AmphibiaWeb - Adelophryne adiastola


(Translations may not be accurate.)

Adelophryne adiastola Hoogmoed & Lescure, 1984
family: Eleutherodactylidae
subfamily: Phyzelaphryninae
genus: Adelophryne
Adelophryne adiastola
© 2022 Mauro Teixeira Jr (1 of 2)

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Conservation Status (definitions)
IUCN Red List Status Account Least Concern (LC)
National Status None
Regional Status None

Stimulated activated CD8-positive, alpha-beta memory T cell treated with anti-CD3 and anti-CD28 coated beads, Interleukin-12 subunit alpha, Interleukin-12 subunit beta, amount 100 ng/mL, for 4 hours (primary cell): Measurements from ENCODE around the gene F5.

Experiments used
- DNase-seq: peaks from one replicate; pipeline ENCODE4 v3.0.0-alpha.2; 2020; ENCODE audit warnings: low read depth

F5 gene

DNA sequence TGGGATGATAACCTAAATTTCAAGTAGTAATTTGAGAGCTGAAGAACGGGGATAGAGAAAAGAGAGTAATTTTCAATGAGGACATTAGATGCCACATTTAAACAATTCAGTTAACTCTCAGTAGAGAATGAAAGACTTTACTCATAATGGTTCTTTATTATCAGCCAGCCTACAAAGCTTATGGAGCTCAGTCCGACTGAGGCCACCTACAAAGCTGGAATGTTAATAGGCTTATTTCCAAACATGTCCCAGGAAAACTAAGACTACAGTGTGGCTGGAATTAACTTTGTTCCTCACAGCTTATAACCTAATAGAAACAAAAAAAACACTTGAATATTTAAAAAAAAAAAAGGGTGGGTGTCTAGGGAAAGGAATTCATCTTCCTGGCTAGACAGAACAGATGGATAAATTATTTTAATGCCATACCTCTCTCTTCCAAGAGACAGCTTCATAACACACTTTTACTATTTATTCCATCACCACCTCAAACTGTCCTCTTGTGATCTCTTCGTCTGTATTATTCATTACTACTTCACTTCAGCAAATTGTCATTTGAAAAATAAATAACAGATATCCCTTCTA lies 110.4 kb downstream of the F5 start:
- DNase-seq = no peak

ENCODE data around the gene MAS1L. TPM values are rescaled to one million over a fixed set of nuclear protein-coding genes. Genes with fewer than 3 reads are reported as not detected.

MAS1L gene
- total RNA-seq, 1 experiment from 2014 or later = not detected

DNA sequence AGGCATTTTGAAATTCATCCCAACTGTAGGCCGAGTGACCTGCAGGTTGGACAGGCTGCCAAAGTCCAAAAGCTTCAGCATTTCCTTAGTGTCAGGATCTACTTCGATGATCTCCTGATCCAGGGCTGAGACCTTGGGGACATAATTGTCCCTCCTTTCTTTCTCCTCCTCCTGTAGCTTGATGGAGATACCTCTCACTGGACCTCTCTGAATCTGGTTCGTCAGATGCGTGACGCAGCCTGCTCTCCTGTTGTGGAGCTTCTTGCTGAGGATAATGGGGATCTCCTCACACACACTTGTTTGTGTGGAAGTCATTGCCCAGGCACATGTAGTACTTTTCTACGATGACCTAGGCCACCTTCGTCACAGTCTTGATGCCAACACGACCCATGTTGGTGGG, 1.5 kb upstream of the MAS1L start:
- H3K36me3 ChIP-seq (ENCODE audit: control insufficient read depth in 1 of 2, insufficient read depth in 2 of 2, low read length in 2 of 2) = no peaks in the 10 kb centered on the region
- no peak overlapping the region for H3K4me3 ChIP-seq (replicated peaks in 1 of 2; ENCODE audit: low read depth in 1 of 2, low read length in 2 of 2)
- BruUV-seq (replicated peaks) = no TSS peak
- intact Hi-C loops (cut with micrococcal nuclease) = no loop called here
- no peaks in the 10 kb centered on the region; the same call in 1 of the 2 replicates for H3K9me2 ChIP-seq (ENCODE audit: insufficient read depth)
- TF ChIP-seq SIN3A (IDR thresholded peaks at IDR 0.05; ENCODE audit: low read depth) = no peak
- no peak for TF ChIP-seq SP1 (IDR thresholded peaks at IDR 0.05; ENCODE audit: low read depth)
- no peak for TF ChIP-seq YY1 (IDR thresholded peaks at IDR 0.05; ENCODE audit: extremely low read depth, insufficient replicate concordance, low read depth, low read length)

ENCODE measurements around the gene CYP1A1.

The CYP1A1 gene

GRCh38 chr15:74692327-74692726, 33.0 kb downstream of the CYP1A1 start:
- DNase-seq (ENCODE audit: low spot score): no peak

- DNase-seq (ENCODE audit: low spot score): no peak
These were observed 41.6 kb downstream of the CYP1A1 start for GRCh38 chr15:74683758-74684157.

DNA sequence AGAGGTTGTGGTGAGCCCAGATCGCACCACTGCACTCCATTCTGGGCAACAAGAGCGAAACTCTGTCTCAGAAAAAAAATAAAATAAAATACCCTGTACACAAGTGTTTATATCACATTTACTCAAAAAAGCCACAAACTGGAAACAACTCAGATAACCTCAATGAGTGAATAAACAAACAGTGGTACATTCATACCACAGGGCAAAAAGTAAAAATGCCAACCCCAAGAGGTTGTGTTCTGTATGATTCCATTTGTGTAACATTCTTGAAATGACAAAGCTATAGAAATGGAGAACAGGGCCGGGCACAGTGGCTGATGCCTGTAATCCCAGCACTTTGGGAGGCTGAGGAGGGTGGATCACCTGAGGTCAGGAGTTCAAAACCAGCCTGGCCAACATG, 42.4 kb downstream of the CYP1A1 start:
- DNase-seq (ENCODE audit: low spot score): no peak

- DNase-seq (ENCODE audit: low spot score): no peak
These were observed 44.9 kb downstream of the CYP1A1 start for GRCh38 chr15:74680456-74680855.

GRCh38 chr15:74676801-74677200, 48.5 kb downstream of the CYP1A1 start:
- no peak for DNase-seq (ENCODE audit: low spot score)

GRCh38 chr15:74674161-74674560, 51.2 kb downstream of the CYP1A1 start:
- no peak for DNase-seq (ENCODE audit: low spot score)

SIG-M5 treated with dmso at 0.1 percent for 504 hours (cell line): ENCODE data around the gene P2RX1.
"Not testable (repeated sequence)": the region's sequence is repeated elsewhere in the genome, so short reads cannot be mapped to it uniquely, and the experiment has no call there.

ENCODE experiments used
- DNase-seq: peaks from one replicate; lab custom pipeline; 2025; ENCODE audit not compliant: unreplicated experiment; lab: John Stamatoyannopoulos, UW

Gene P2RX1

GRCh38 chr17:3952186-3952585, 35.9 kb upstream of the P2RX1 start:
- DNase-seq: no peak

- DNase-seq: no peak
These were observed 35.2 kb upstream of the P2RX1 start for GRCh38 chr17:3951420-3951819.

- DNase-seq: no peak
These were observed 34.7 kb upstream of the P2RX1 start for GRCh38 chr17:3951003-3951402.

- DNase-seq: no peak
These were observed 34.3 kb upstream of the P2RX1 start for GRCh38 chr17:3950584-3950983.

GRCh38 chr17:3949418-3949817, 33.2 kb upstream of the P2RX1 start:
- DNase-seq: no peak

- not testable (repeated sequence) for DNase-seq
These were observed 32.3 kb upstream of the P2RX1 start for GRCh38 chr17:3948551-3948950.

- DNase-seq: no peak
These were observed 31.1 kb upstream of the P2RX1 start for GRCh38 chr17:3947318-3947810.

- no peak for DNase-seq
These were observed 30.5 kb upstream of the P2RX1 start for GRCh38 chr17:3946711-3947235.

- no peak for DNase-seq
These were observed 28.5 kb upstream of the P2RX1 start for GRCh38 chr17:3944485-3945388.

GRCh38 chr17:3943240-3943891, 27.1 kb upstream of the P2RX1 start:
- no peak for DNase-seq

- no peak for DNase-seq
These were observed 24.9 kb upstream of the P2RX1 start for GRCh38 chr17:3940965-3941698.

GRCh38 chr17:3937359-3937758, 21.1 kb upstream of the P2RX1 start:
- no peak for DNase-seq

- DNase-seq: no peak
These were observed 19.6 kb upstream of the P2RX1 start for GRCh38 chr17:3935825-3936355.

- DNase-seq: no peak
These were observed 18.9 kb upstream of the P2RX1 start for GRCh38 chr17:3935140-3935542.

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Adelophryne adiastolais a minute Andean frog (adult SVL 13.0-13.9 mm) that has pointed discs on the toes and a distinctly reduced fourth finger with only two phalanges (Hoogmoed and Lescure 1984). The head is narrower than the body and slightly wider than long. The snout is rounded to truncate in lateral profile and rounded in dorsal view. The tip of the snout extends past the anterior edge of the upper jaw. The pupil is a horizontal oval. The tympanum is small but distinct and is surrounded by a distinct but incomplete tympanic annulus, with the posterior dorsal margin obscured by a thick, glandular, indistinct supratympanic skin fold. A row of glandular warts runs from the tympanum to the forelimb insertion. Nostrils are not protuberant. Choanae are medium-size and rounded. Vomerine teeth are absent in the juvenile female specimen but the two prevomerine processes bear 2-8 teeth each in the adults. The tongue is mushroom-shaped and is not notched at the posterior. The hand has one palmar tubercle and lacks ulnar tubercles. Fingers and toes are depressed. Fingers lack discs but have asymmetrically pointed tips. Terminal phalanges of fingers are either bluntly pointed or are T-shaped. Supernumerary palmar tubercles are present at the base of the second, third, and fourth fingers. Toe tips have expanded discs that are asymmetrically pointed and also have circumferential grooves. The terminal phalanges of the toes are T-shaped. Toes lack lateral fringes and webbing. The outer metatarsal tubercle is large, flat, and oval-shaped, while the inner metatarsal tubercle is smaller and rounded and protrudes. Dorsal skin is shagreened to granular, while the venter is smooth. Males have large, subgular vocal sacs, and lack nuptial pads on their thumbs (Hoogmoed and Lescure 1984; Lynch 1986).